Onder’s Game – The WastelandsApril 5, 2007
by Onder Skall
This article was originally published in New World Notes. My newest column should be appearing there
later today on Sunday.
Onder Skall reviews some of the Grid’s most intriguing games
Second Life tends to be full of bling. Even the more grim RP communities can’t resist dipping their dog-collars in chrome and shining their samurai swords. After awhile this can all start feeling like a shiny happy Barbie landscape, and you need to get out. You need to go where things have truly, irrevocably fallen apart.
Sometimes you need to go to the Wastelands. Welcome to the post-apocalypse.
Name: The Wastelands
Creator(s): NeoBokrug Elytis and his team of developers
Estimated Number of Players: Two simfulls.
Gameplay: Scrape, scavenge and survive in the post-apocalypse.
Top Qualities: Very unique, cheap HUD, nice and quirky players.
Current Shortcomings: Extremely competitive (although RP is optional), land is always sold out, a bit bleak for some.
Where to Play/Buy: The Wastelands or The Junkyard
When I first teleported into “The Junkyard”, the second of the two sims that make up the Wastelands, I wasn’t sure why I was there. Hamlet had sent me the landmark without an IM, and I didn’t even realize that it came from him at all. Standing on a broken highway I looked around at the dirt and corrugated metal shacks and wondered what the hell I had just stumbled into.
For reasons that I discovered later the residents of the sim were always on the move. Odd characters adorned in gas-masks and dusty leathers raced up and down the crumbling avenues, but I couldn’t yet tell if they were running from something or hunting something down.
The buildings here, while frequently designed to look assembled from trash, really had style. You couldn’t call any of it beauty, but there was a certain something about it that puts the visitor in a “Mad Max Beyond Thunderdome” frame of mind. Notices were invariably spray-painted, and hazard signs dotted the landscape. This community has done a fantastic job of building a sim that is seemed like it was struggling to survive.
I was soon to discover that struggle and scarcity were the hidden charms of the place.
Eventually I found an RPG at play here. A L$100 HUD puts you right into the game with an interesting system for managing damage-over-time (dot). Radiation, Fire, Acid and Poison all cause various amounts of damage over various amounts of time, and you’ll need special in-game items to save yourself from encroaching death. Weaponry is strictly restricted to an approved set, and if you try to fly your HUD will kill you.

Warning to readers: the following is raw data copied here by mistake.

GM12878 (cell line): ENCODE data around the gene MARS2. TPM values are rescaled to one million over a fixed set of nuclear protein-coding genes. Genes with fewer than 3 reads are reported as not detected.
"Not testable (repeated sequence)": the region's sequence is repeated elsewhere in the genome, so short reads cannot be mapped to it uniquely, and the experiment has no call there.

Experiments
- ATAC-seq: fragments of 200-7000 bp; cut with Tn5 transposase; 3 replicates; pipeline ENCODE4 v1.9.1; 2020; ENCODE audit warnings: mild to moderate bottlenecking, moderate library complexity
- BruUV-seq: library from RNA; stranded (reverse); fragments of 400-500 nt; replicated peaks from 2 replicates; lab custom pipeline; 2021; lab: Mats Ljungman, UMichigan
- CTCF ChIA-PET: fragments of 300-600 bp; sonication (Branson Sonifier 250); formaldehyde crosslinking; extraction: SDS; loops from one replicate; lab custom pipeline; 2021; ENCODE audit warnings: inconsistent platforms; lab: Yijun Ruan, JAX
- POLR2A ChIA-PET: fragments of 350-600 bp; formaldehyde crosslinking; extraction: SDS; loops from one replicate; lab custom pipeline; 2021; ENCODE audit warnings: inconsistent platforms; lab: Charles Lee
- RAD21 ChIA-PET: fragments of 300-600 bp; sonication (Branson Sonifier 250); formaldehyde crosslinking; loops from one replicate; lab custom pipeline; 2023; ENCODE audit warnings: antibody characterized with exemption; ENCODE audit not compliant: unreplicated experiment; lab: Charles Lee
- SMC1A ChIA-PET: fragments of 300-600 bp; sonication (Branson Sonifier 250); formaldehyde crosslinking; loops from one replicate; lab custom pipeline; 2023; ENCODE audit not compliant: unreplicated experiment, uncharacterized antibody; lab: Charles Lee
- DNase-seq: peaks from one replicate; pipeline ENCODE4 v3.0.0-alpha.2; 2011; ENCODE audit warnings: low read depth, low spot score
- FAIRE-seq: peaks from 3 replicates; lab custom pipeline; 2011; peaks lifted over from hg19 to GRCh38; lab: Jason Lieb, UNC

This last point explains a number of things I noticed around the sim. Since there’s no flying, barbed wire fences are effective deterrents now and present interesting challenges to would-be trespassers. Defending one’s land rights becomes a critical issue because of another unique feature of the sim: salvaging.
Randomly around the sim crates appear containing salvage material. This material can then be processed to create game items, which in turn make you a more dangerous character. This is why I spotted residents running around the sim earlier – they were looking for crates randomly appearing across the landscape. Apparently squabbles break out between various factions over salvage rights, and much of the game play revolves around scarcity.
The interesting thing here is that NeoBokrug Elytis, the sim’s creator and owner, hasn’t created a story for the world at all other than “it’s post-apocalyptic”. Instead, they’ve set up a system for people to interact, given them a setting, and asked them to come up with their own stories. Since people tend to want to build up groups in order to carry on salvage activities, they build interesting places and create elaborate mythologies for themselves to attract new members. In short: NeoBokrug built the system, but the players build the game.
The response has been very positive. The entire Wastelands sim sold out before it was purchased, and a second sim’s reserve list filled quickly. Now that the second sim has been built and filled, a reserve list for a third planned sim is well on its way. A team of 8 volunteer developers are in the planning stages for this new expansion, and the community is eagerly awaiting the construction of a new place to salvage goodies.
What I loved the most about the Wastelands, though, was how friendly everybody was out here in the dirt. Nobody was brandishing arms or trying lame, intimidating roleplay. Somehow, even though this was the most competetive struggle within an RPG that I’ve witnessed anywhere, the players were all very interested in being nice to outsiders. Maybe role-playing scarcity reminds people of how much we all need each other and how little the bling really matters.